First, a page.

George Orwell’s work is seen by many (including myself) to be the most influential writing of the 20th century. His ambition to make ‘political writing into an art’ is clearly shown in the hidden political narrative in his novels.
An Orwell quote I particularly like is “In our age there is no such thing as ‘keeping out of politics.’ All issues are political issues and politics itself is a mass of lies, evasions, folly, hatred and schizophrenia. When the general atmosphere is bad, language must suffer.” I noticed this comment particularly resonated with me earlier this year, after the murder of Sarah Everard, when social media became an active place for women to share their experiences, and for others to show support. I can remember so clearly the feeling of heaviness and disillusionment with the world around me in that following week; I felt completely hopeless, with no means of actually implementing the global change I wanted to see.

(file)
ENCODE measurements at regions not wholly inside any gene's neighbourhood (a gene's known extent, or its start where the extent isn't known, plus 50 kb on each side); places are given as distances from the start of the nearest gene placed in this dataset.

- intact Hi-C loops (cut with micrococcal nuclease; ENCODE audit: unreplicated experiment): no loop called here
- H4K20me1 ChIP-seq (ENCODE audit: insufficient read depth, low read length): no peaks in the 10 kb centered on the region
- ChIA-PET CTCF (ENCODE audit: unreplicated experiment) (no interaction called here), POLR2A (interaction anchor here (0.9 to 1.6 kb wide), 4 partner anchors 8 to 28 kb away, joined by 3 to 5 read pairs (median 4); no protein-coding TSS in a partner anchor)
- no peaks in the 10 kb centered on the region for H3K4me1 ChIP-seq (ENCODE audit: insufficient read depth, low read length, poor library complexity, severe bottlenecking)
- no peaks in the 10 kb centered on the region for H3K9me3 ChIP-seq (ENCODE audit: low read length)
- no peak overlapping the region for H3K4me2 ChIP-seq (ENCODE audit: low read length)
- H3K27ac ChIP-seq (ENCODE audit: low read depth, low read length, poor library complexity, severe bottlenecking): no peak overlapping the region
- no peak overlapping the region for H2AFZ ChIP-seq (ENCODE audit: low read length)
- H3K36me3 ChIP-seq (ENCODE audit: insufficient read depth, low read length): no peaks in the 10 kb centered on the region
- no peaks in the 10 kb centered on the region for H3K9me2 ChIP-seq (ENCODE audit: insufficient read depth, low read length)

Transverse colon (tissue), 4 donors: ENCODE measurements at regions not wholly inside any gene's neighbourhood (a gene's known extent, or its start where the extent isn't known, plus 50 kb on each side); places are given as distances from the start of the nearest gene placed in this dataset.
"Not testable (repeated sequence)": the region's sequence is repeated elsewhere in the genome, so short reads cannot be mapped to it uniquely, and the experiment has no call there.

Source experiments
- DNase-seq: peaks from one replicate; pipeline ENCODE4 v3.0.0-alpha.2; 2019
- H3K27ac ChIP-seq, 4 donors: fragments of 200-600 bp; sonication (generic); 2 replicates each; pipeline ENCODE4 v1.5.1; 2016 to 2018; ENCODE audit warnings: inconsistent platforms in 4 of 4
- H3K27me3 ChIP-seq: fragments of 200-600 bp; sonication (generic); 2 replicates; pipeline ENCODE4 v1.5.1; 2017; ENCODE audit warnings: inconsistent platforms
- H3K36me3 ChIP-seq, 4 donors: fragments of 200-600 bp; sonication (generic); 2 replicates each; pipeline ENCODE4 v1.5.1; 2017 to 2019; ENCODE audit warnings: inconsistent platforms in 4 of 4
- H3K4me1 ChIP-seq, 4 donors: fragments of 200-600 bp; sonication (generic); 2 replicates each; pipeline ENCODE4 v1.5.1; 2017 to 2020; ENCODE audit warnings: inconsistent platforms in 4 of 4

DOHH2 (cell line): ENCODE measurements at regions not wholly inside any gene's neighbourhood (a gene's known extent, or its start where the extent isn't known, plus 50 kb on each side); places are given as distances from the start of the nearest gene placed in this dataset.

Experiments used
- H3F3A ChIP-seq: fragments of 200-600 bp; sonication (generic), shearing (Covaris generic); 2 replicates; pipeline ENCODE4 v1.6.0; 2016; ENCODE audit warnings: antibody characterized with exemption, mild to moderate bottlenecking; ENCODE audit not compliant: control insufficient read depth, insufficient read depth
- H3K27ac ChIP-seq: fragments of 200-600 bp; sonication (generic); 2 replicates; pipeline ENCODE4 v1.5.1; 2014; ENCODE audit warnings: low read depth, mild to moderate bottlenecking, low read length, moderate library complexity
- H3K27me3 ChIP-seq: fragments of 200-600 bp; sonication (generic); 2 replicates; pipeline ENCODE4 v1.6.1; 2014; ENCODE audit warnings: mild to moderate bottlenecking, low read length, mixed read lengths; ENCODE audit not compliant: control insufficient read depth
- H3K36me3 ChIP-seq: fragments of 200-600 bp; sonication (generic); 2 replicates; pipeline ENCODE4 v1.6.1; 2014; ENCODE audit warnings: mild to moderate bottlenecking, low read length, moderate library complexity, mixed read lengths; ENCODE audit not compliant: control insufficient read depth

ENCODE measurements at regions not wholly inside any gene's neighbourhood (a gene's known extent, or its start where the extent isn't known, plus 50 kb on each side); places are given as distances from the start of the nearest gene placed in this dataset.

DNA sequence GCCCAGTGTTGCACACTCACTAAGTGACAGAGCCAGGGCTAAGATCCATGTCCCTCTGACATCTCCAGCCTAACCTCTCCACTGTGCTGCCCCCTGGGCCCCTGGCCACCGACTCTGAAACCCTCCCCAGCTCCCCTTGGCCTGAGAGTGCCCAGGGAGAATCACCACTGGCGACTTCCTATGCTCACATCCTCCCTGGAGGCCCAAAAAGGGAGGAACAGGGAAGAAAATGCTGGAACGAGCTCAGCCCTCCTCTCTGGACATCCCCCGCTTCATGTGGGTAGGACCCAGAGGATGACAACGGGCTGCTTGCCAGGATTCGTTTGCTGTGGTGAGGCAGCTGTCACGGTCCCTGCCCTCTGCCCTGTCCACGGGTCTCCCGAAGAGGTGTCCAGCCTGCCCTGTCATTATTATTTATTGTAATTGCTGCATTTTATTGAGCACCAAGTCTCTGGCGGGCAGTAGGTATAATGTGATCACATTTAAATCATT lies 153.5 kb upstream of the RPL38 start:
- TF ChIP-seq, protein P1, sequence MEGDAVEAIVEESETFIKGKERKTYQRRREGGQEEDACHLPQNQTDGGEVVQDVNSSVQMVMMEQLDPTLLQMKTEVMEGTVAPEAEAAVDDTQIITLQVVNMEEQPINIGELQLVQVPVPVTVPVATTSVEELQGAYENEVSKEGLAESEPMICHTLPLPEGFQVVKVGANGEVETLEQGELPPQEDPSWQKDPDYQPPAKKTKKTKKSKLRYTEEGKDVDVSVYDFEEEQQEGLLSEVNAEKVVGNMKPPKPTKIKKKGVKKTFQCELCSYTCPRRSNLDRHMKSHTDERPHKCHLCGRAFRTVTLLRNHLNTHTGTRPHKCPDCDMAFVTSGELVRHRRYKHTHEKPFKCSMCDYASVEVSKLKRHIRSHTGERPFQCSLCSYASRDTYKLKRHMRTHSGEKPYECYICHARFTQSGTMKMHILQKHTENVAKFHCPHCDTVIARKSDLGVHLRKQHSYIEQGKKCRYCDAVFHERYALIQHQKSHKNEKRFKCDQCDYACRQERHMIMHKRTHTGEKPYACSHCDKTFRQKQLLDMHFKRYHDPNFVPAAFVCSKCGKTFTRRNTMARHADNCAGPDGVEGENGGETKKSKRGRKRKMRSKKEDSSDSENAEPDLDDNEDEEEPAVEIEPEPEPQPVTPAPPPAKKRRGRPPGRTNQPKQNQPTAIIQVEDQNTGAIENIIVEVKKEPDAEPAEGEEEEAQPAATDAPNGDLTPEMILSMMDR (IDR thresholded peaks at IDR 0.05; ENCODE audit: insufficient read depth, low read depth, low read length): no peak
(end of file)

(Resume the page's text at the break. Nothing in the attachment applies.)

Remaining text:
I felt incredibly disappointed to realise that many of my male friends were not posting or re-posting anything about it, despite the many excellent resources on how to be better allies to women, when to me it felt like my whole world had been turned upside down, and I was finally seeing things for what they truly were. I asked some of them about it, and their responses were along the lines of ‘I didn’t feel it was my place’ ‘I didn’t want to appear performative’- this is where George Orwell came in. The line ‘In our age, there is no such thing as keeping out of politics’, seems so poignant given what has happened in the past few years- people are so keen to claim the ‘I’m just not political’ defence, over human issues, not political issues. Not being racist, sexist or homophobic is not having ‘different political opinions’- it is a basic human expectation.